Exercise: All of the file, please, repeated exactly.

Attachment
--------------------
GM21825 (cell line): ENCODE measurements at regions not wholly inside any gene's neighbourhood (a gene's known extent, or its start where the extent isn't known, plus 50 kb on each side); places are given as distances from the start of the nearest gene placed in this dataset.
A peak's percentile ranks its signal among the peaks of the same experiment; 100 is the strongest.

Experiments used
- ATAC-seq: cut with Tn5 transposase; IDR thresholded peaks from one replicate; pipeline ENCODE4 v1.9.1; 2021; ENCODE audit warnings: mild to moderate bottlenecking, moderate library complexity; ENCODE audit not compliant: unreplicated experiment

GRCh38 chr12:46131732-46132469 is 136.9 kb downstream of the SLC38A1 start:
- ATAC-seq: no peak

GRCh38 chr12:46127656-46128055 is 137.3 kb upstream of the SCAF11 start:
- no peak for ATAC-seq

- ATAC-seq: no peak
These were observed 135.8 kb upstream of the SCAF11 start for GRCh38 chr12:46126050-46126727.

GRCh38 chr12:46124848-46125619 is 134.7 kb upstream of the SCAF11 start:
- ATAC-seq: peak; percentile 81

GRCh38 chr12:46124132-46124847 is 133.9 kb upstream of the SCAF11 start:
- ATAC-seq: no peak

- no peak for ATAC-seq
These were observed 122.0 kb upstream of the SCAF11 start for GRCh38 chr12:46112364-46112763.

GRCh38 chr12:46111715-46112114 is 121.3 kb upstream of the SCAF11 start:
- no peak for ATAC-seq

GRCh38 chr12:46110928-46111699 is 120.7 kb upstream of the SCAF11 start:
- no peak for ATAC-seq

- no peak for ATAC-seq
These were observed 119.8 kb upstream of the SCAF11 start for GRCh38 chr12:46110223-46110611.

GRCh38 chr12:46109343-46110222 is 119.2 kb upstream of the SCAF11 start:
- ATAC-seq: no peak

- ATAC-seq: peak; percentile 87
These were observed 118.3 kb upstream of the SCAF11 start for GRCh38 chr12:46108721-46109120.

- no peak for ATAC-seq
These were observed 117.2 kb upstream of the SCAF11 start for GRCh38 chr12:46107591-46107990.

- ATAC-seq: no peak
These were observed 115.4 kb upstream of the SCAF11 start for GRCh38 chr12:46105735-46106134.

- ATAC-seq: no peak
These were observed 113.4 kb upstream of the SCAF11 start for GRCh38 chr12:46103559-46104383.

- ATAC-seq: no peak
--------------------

GM21825 (cell line): ENCODE measurements at regions not wholly inside any gene's neighbourhood (a gene's known extent, or its start where the extent isn't known, plus 50 kb on each side); places are given as distances from the start of the nearest gene placed in this dataset.
A peak's percentile ranks its signal among the peaks of the same experiment; 100 is the strongest.

Experiments used
- ATAC-seq: cut with Tn5 transposase; IDR thresholded peaks from one replicate; pipeline ENCODE4 v1.9.1; 2021; ENCODE audit warnings: mild to moderate bottlenecking, moderate library complexity; ENCODE audit not compliant: unreplicated experiment

GRCh38 chr12:46131732-46132469 is 136.9 kb downstream of the SLC38A1 start:
- ATAC-seq: no peak

GRCh38 chr12:46127656-46128055 is 137.3 kb upstream of the SCAF11 start:
- no peak for ATAC-seq

- ATAC-seq: no peak
These were observed 135.8 kb upstream of the SCAF11 start for GRCh38 chr12:46126050-46126727.

GRCh38 chr12:46124848-46125619 is 134.7 kb upstream of the SCAF11 start:
- ATAC-seq: peak; percentile 81

GRCh38 chr12:46124132-46124847 is 133.9 kb upstream of the SCAF11 start:
- ATAC-seq: no peak

- no peak for ATAC-seq
These were observed 122.0 kb upstream of the SCAF11 start for GRCh38 chr12:46112364-46112763.

GRCh38 chr12:46111715-46112114 is 121.3 kb upstream of the SCAF11 start:
- no peak for ATAC-seq

GRCh38 chr12:46110928-46111699 is 120.7 kb upstream of the SCAF11 start:
- no peak for ATAC-seq

- no peak for ATAC-seq
These were observed 119.8 kb upstream of the SCAF11 start for GRCh38 chr12:46110223-46110611.

GRCh38 chr12:46109343-46110222 is 119.2 kb upstream of the SCAF11 start:
- ATAC-seq: no peak

- ATAC-seq: peak; percentile 87
These were observed 118.3 kb upstream of the SCAF11 start for GRCh38 chr12:46108721-46109120.

- no peak for ATAC-seq
These were observed 117.2 kb upstream of the SCAF11 start for GRCh38 chr12:46107591-46107990.

- ATAC-seq: no peak
These were observed 115.4 kb upstream of the SCAF11 start for GRCh38 chr12:46105735-46106134.

- ATAC-seq: no peak
These were observed 113.4 kb upstream of the SCAF11 start for GRCh38 chr12:46103559-46104383.

- ATAC-seq: no peak